Holtz-Eakin, who advised 2008 Republican presidential candidate John McCain, said he opposes eliminating the tax on capital gains income unless doing so is part of a broader overhaul of the tax code, preferably one that taxes consumption and not savings.
“To pretend you have an income tax and not tax all income is how you end up with what we’ve got,” he said.
Eliminating taxes on capital gains would encourage people to look for ways to qualify for the exemption, said Leonard Burman, a professor of public affairs at Syracuse University.
“It would turn what’s already a pretty big loophole in the tax law into one big enough to drive a truck through,” said Burman, a former Treasury Department official who has written about capital gains taxation. “You create this enormous bounty for making other income look like capital gains, and virtually any income tax shelter is designed to do just that.”
Eliminating capital gains taxes would benefit private equity and venture capital businesses. Managers in those industries tend to receive much of their compensation as carried interest, a share of investors’ profits that is taxed as capital gains.
Burman said investors would likely sell their holdings and replace them with new, similar assets to eliminate any untaxed gain, particularly if they were concerned that a zero tax rate would be temporary.
The benefits of lower rates on capital gains flow to people with the highest incomes. The top 20 percent of taxpayers receive 96 percent of the benefit from the current preferential rates on capital gains and dividends, according to the Tax Policy Center, a Washington research group.
Exempting capital gains from income would cut taxes for 4.3 percent of taxpayers and raise taxes for 6.8 percent, according to the Tax Policy Center. Roberton Williams, a senior fellow at the center, said the counterintuitive result stems from eliminating the deduction of capital losses.
Among households with annual earnings of more than $1 million, 53 percent would end up with tax cuts averaging $181,231. In that same income group, 38 percent of taxpayers would experience tax increases averaging $2,589.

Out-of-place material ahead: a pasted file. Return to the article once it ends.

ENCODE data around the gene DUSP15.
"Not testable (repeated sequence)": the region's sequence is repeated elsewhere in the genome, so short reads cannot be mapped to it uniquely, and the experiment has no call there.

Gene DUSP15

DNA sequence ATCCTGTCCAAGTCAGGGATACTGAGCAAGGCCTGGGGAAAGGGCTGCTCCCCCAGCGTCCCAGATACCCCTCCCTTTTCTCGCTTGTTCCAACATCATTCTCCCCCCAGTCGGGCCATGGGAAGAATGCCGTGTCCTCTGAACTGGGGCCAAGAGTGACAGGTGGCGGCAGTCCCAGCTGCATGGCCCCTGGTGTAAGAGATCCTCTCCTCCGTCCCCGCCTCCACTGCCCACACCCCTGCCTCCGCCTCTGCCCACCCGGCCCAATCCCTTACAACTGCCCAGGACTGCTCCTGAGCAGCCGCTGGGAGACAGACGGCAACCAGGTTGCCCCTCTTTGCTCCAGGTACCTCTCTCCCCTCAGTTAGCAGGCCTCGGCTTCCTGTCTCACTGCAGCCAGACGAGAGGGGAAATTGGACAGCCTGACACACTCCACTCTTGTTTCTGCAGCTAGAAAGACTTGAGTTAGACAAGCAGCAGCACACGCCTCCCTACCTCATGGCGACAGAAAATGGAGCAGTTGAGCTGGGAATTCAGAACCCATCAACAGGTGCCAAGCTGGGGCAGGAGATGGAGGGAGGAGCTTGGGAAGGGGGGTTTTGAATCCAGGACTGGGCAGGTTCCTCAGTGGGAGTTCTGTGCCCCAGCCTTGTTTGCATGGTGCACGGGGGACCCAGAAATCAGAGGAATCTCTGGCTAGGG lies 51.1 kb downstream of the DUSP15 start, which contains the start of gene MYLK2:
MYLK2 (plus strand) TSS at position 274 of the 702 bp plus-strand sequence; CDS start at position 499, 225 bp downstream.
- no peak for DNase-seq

Eliminating taxes on capital gains would widen the federal budget deficit. The current preferential tax rates on capital gains and dividends will result in $84.2 billion in forgone revenue for the Treasury this year, according to the congressional Joint Committee on Taxation.
Obama’s fiscal commission, headed by former Republican Senator Alan Simpson and former White House Chief of Staff Erskine Bowles, proposed taxing capital gains as ordinary income. That report, which was backed by Republicans including Senator Tom Coburn of Oklahoma, proposed lowering tax rates and eliminating tax breaks, resulting in a net increase in revenue compared with extending current tax policies indefinitely.
A proposal released earlier this year by the bipartisan “Gang of Six” in the Senate adopted a similar approach, without explicitly saying it would raise capital gains rates.
The presidential candidates, meanwhile, focus their deficit-cutting efforts solely on spending. Tax cuts, they maintain, boost economic growth.
“We ought to go to zero capital gains, which would attract hundreds of billions of dollars of investment in the U.S.,” Gingrich said on Fox News Channel on Aug. 4.
Mark Miner, a spokesman for Texas Governor Rick Perry, and Eric Fehrnstrom, a spokesman for former Massachusetts Governor Mitt Romney, didn’t respond to e-mailed requests for comment yesterday. Perry entered the race last month, and Romney is slated to announce his job-creation plan next week.